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The Canadian Health Care EdgeDaniel Johnson Salem-News.com
About 41,000 Canadians a year go south for medical care; a tiny fraction of the millions who stay in Canada.
(CALGARY, Alberta) - Danny Williams, conservative Premier of Newfoundland and Labrador, is a multi-millionaire who used his wealth to fly to an unknown U.S. location for an unknown cardiac procedure done on February 4.
The populist Newfoundland and Labrador premier has been a vigorous defender of the public system so it’s not known why he went to the U.S. More advanced procedures are probably not available in his home province, but they almost certainly are in Ottawa or Toronto and other locations in Canada.
Fox news as well as the Fraser Institute in Canada have predictably jumped on the Williams’ case as an example of an ailing or failing public health system in Canada. “This should be a wake-up call to Congress and the administration,” said a Fox News medical commentator, in a report by John Geddes in Maclean’s “It is a fact beyond dispute that the United States remains the global destination for patients from all over the world.”
The Fraser Institute has estimated that about 41,000 Canadians go south for medical care which is obviously a miniscule fraction of the millions of medical procedures that occur every year across Canada. "Think about the absurdity about Canadians spending their income on medical treatment outside the country because it's not provided here at home," said Brett Skinner, president of the Fraser Institute, in a Vancouver Sun report By Mike De Souza and Sharon Kirkey.
Fox’s “fact beyond dispute” and Skinner's "absurdity" apply to the rest of the world but not necessarily to Canada or other developed countries. Dr. Bryce Taylor, surgeon-in-chief at Toronto’s prestigious University Health Network, said Ontario’s heart centres offer the latest techniques with virtually no waiting lists. “They were impugning our ability to give patients good access,” reports Geddes. I suspect that it was a particular surgeon that took Williams south.
Canadian hospitals match American cutting-edge procedures but Americans don’t go north for care because Canadian hospitals and physicians are not insured for malpractice suits that might be brought in the U.S. Dr. Jack Tu, senior scientist at Toronto’s Institute for Clinical Evaluative Sciences, has researched outcomes for heart patients in the two countries concluding that there’s little difference, reports Geddes. Within a month of heart surgery, about a quarter of U.S. patients are back in hospital compared to about a fifth in Canada. This is probably because of the pressure that U.S. insurance companies put on hospitals to get patients out the door as quickly as possible.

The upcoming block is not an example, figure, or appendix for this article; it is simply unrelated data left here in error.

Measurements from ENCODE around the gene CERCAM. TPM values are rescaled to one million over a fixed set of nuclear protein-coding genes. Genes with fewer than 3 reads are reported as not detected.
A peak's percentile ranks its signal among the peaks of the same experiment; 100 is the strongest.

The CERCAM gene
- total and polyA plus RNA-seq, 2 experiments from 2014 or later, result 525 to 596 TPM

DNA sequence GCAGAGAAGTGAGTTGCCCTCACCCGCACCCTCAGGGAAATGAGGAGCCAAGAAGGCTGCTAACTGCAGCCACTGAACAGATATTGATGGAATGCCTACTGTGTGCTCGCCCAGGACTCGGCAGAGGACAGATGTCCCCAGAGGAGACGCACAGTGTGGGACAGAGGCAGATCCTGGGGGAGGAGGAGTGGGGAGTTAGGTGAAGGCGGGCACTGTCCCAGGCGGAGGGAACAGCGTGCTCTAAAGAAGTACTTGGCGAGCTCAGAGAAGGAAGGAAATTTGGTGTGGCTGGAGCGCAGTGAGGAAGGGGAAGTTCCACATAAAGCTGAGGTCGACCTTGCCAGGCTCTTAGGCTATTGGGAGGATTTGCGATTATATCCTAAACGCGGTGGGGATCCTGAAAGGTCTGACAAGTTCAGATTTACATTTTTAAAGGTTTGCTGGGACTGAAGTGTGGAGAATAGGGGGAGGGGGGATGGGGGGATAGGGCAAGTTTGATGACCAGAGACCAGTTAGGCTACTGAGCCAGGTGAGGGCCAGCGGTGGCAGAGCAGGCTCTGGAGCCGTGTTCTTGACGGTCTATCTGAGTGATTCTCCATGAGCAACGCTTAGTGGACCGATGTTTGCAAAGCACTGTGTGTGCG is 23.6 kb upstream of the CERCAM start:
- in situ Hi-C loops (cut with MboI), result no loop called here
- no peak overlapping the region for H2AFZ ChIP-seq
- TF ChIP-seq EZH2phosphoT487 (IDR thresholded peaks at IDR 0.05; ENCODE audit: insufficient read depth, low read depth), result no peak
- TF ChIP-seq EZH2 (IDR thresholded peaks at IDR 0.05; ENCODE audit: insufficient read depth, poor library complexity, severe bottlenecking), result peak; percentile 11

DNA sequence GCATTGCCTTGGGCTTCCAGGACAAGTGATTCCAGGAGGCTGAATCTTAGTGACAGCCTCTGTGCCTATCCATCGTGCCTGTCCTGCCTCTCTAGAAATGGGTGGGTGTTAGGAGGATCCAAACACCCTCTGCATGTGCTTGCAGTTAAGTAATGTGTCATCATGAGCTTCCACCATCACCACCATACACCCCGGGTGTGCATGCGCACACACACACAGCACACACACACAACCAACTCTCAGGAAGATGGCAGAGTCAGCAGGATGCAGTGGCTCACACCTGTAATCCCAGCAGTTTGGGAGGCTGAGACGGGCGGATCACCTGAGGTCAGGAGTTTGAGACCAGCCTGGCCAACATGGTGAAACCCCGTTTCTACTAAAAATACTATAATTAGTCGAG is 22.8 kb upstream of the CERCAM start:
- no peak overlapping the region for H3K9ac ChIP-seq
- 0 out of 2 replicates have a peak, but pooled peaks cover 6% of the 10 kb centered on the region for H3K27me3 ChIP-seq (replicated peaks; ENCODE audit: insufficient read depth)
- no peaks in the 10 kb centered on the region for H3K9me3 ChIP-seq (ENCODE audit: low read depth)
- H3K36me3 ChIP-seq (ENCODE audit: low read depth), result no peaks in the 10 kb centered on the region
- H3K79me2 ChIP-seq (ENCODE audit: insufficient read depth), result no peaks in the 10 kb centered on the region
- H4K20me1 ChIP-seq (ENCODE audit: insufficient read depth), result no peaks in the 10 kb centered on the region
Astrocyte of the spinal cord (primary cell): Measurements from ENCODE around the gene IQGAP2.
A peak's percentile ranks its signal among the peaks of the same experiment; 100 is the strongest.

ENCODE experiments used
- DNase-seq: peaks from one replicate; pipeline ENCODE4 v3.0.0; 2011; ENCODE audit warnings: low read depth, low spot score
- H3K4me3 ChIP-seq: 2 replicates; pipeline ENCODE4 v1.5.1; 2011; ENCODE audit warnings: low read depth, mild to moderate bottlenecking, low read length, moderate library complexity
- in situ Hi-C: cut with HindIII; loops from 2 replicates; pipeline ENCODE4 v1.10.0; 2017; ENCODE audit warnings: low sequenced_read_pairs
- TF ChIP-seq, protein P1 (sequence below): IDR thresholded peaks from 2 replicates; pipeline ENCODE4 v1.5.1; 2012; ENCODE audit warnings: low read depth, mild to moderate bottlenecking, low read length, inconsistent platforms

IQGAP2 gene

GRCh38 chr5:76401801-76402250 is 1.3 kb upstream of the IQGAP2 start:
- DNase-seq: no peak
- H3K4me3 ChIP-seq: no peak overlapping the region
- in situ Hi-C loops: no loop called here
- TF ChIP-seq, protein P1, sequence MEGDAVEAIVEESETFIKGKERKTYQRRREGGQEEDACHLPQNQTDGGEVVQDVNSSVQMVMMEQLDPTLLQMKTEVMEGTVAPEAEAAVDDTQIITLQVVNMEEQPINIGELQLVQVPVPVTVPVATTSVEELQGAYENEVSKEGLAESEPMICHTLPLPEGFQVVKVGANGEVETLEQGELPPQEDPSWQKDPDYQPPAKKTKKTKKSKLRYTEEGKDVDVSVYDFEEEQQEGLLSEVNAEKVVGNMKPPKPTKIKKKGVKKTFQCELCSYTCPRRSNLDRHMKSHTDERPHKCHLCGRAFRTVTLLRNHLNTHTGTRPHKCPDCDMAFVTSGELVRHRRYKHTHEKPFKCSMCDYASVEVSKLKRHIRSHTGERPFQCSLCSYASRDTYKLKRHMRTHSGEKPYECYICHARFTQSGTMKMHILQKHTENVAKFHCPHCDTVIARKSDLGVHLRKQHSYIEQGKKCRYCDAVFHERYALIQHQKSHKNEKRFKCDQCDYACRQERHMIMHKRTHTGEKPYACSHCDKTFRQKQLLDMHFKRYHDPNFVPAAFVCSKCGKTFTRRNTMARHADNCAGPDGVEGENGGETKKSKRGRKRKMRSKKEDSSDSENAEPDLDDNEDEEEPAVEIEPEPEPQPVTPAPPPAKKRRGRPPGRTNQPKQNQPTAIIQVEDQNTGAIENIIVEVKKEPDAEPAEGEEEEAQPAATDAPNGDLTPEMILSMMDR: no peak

“In fact, the issue of readmissions has prompted the American College of Cardiology and the U.S. Institute for Healthcare Improvement to launch a program called Hospital to Home, in a bid to find ways to lower that troubling readmission rate,” writes Geddes. “Even the elite U.S. hospitals are seized by the issue. Last year, the Cleveland Clinic appointed a task force to study the problem. Broadly speaking, Tu said American hospitals tend to have the edge in technology and intensive care facilities, but Canada’s health system is better at caring for patients over longer periods, including after they leave hospital, and in making sure they get the prescription drugs they need.”
The Canadian health care system is as good as the U.S. system across the board. At the same time, it’s less expensive and accessible to all, regardless of their economic circumstances, and with most procedures, there is a lower re-admission rate because patients tend to be treated completely at the outset.
One thing not mentioned are the number of so called “snow birds”, well off Canadians who retire to the southern U.S. They keep their Canadian citizenship so they can readily return to Canada for medical care. This is something not availableto Americans.
Daniel Johnson was born near the midpoint of the twentieth century in Calgary, Alberta. In his teens he knew he was going to be a writer, which is why he was one of only a handful of boys in his high school typing class — a skill he knew was going to be necessary. He defines himself as a social reformer, not a left winger, the latter being an ideological label which, he says, is why he is not an ideologue. From 1975 to 1981 he was reporter, photographer, then editor of the weekly Airdrie Echo. For more than ten years after that he worked with Peter C. Newman, Canada’s top business writer (notably on a series of books, The Canadian Establishment). Through this period Daniel also did some national radio and TV broadcasting. He gave up journalism in the early 1980s because he had no interest in being a hack writer for the mainstream media and became a software developer and programmer. He retired from computers last year and is now back to doing what he loves — writing and trying to make the world a better place
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